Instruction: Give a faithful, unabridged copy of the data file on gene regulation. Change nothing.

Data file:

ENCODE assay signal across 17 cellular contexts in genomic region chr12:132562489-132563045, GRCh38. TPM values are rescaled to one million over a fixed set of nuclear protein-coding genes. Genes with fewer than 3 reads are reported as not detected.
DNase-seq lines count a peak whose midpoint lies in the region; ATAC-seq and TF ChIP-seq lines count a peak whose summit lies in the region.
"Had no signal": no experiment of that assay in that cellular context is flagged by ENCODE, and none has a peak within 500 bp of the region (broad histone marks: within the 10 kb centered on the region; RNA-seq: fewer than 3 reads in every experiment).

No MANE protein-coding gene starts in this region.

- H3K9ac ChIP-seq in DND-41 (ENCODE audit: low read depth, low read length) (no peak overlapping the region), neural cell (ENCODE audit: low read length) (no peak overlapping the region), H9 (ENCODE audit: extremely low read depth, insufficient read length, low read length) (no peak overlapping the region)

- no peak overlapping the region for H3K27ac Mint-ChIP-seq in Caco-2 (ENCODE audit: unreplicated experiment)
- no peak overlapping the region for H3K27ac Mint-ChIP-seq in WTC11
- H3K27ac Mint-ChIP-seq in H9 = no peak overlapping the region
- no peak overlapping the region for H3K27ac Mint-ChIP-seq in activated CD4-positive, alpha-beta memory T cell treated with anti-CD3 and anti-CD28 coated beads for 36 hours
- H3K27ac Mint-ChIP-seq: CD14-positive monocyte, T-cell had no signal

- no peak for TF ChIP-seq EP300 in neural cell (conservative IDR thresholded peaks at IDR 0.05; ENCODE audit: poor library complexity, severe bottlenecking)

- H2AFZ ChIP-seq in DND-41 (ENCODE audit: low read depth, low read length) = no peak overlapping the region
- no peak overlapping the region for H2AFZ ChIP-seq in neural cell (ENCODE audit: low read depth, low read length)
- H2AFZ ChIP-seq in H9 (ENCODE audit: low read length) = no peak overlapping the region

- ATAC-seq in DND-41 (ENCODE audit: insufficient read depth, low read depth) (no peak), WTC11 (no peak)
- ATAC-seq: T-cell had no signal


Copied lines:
ENCODE assay signal across 17 cellular contexts in genomic region chr12:132562489-132563045, GRCh38. TPM values are rescaled to one million over a fixed set of nuclear protein-coding genes. Genes with fewer than 3 reads are reported as not detected.
DNase-seq lines count a peak whose midpoint lies in the region; ATAC-seq and TF ChIP-seq lines count a peak whose summit lies in the region.
"Had no signal": no experiment of that assay in that cellular context is flagged by ENCODE, and none has a peak within 500 bp of the region (broad histone marks: within the 10 kb centered on the region; RNA-seq: fewer than 3 reads in every experiment).

No MANE protein-coding gene starts in this region.

- H3K9ac ChIP-seq in DND-41 (ENCODE audit: low read depth, low read length) (no peak overlapping the region), neural cell (ENCODE audit: low read length) (no peak overlapping the region), H9 (ENCODE audit: extremely low read depth, insufficient read length, low read length) (no peak overlapping the region)

- no peak overlapping the region for H3K27ac Mint-ChIP-seq in Caco-2 (ENCODE audit: unreplicated experiment)
- no peak overlapping the region for H3K27ac Mint-ChIP-seq in WTC11
- H3K27ac Mint-ChIP-seq in H9 = no peak overlapping the region
- no peak overlapping the region for H3K27ac Mint-ChIP-seq in activated CD4-positive, alpha-beta memory T cell treated with anti-CD3 and anti-CD28 coated beads for 36 hours
- H3K27ac Mint-ChIP-seq: CD14-positive monocyte, T-cell had no signal

- no peak for TF ChIP-seq EP300 in neural cell (conservative IDR thresholded peaks at IDR 0.05; ENCODE audit: poor library complexity, severe bottlenecking)

- H2AFZ ChIP-seq in DND-41 (ENCODE audit: low read depth, low read length) = no peak overlapping the region
- no peak overlapping the region for H2AFZ ChIP-seq in neural cell (ENCODE audit: low read depth, low read length)
- H2AFZ ChIP-seq in H9 (ENCODE audit: low read length) = no peak overlapping the region

- ATAC-seq in DND-41 (ENCODE audit: insufficient read depth, low read depth) (no peak), WTC11 (no peak)
- ATAC-seq: T-cell had no signal